Skip to comments.Michigan school worker retirement plans are underfunded by over $17 billion
Posted on 03/14/2012 4:52:58 PM PDT by MichCapCon
Unfunded liabilities tied to public employee pension plans are bankrupting communities and school districts and are doing so without much attention from state officials, says Michael J. Hicks, director of the Bureau of Business Research at Ball State University, and an adjunct scholar with the Mackinac Center for Public Policy.
Politicians dont address the issue because the effects of the promises they or their predecessors made come long after they leave office. But it is urgent that the unfunded liabilities of state pension funds be addressed immediately, Hicks said at a March 7 speech in Lansing sponsored by the Mackinac Center.
His concerns are echoed by the Mackinac Centers Assistant Fiscal Policy Analyst James M. Hohman, who said in a study released Monday that there are numerous ways to address the barriers to pension reform.
In particular, the notion that it would cost too much to transition from defined benefit pension plans to defined contribution plans that exist in the private sector, is untrue, Hohman said. One need only look at the unfunded liabilities of state pension plans to see the urgent need.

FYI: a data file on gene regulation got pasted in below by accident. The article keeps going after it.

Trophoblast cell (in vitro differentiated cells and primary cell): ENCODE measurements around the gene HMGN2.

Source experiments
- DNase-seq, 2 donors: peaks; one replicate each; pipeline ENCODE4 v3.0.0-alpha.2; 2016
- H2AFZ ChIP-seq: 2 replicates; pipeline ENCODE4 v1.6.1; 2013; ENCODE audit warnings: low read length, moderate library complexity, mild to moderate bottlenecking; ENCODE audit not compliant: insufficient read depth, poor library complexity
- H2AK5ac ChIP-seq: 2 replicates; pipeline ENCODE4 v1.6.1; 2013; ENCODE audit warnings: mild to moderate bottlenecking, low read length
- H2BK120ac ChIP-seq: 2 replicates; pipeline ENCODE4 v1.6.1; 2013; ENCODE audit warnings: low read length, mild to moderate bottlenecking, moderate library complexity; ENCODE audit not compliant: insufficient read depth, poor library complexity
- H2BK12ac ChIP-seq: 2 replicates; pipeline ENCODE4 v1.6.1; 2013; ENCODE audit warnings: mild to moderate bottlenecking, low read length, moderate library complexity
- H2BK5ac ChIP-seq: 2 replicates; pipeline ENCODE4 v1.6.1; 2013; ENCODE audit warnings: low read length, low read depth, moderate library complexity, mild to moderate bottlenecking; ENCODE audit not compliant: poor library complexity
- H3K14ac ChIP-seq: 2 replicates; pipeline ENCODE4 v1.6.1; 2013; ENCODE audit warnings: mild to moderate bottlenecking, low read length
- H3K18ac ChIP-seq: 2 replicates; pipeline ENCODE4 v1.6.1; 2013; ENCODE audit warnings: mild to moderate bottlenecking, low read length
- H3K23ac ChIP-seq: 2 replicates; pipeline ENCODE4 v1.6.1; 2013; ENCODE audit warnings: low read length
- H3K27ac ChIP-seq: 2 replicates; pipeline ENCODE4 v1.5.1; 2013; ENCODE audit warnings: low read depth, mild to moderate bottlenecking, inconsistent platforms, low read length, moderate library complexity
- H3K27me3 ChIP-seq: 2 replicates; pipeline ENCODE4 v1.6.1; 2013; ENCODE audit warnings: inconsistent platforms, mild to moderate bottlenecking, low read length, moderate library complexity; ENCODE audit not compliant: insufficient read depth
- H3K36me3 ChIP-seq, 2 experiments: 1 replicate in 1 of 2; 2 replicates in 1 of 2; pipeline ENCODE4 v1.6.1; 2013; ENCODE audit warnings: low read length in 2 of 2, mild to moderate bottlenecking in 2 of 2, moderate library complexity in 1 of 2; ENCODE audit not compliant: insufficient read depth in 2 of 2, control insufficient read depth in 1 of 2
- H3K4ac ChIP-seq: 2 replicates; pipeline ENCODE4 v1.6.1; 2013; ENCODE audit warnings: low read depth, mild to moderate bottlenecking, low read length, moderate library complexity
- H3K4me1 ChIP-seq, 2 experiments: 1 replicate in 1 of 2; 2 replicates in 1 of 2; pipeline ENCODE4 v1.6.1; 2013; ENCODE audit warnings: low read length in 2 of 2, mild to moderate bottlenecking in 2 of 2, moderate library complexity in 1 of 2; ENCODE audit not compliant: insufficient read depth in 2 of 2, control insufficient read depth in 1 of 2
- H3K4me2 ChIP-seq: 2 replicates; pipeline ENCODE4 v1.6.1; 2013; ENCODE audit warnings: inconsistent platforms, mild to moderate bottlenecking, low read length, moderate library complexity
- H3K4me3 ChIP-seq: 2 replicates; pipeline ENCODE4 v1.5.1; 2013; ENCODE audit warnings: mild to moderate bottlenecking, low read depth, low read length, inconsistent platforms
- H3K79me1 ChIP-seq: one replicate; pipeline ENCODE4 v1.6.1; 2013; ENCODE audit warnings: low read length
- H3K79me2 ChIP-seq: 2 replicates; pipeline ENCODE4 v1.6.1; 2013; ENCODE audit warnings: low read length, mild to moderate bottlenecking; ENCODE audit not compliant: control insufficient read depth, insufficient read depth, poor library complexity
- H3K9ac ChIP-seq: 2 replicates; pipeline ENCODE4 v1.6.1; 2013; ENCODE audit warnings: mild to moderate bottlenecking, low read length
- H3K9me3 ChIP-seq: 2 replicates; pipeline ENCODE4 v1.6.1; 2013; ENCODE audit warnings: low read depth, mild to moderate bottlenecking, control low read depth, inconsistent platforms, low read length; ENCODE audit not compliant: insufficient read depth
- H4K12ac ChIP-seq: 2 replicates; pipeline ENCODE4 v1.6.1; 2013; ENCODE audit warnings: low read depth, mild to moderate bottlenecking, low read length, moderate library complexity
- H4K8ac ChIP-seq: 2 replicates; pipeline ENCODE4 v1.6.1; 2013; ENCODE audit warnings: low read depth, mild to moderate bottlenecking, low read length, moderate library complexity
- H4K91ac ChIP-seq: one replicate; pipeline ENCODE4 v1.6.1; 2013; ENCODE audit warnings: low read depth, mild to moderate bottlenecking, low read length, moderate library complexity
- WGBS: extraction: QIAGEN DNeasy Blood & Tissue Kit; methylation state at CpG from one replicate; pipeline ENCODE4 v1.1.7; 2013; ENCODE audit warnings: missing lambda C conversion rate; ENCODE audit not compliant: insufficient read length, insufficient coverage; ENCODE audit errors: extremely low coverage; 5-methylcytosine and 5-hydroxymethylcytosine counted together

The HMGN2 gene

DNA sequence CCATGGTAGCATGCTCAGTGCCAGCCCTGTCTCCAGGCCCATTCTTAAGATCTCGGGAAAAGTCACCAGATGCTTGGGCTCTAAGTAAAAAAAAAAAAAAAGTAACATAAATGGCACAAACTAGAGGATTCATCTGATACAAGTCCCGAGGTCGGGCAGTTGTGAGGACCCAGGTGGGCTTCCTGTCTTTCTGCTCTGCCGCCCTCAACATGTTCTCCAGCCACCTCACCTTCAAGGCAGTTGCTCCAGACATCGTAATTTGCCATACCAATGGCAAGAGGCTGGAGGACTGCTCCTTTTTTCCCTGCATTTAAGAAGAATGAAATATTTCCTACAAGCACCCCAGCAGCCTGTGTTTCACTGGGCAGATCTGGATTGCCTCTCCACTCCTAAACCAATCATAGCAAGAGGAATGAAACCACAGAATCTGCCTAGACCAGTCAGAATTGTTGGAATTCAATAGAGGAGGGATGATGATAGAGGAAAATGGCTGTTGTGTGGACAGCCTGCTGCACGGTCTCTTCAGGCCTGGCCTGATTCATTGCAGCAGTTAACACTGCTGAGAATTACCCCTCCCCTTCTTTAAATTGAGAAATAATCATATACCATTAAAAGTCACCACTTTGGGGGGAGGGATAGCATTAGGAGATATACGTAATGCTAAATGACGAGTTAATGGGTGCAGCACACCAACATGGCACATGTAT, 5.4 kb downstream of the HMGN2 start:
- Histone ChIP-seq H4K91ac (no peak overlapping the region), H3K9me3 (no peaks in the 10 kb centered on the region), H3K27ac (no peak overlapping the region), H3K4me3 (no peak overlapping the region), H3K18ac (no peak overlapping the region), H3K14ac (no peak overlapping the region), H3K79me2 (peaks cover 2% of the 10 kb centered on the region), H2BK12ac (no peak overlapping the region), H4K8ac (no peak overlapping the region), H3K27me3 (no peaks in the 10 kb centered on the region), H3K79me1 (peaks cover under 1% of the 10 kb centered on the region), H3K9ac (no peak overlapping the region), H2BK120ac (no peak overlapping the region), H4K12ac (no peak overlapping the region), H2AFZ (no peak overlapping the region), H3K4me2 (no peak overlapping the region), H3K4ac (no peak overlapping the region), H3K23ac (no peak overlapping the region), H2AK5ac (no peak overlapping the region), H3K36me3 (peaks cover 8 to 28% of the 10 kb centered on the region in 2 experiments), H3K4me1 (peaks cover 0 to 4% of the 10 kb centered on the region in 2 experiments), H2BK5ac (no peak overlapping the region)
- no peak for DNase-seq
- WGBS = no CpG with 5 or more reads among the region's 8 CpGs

Consider that the pension plan in the Michigan Public School Employees Retirement System has unfunded liabilities of $17.6 billion (the state has set aside $43.3 billion aside to pay for $60.9 billion worth of pensions).
State officials claim the transition costs associated with closing such pension plans and starting 401 (k)-style individual retirement savings account or other measures are prohibitive, but Hohman disagrees. These transition costs are little more than accounting gimmicks that the state can ignore at its own discretion, Hohman said.
Even so, Hohman shows that any transition costs can be mitigated a number of ways.
For example, generous retirement health insurance benefits for public school employees could be reduced, he said. The state also could pay upfront transitional costs, which would accelerate the payment of unfunded liabilities.
Hohman says the state must re-examine ways in which to mitigate the transition costs and be open to new options. His study is available at www.mackinac.org/16589.
I’m sure public sector unions will be exempt from “complete lives “ curve
I'm pretty sure they thought they would be. However, there is no loyalty among the thieves of this age.
Good. We need the other end of the default process to stop all funding to pushers of socialism, deleterious regulations and anti-family policies. Most federal funding should be limited to defense.
We’ve been hearing a lot that “there’s no money for Social Security”. Well, guess what? If there’s no money for SS, it means there’s also no money for underfunded public pension plans.
Bankrupt the cities, and print maps of bridge locations to be given to the public trough feeders.
The trolls will enjoy new faces under the bridges.
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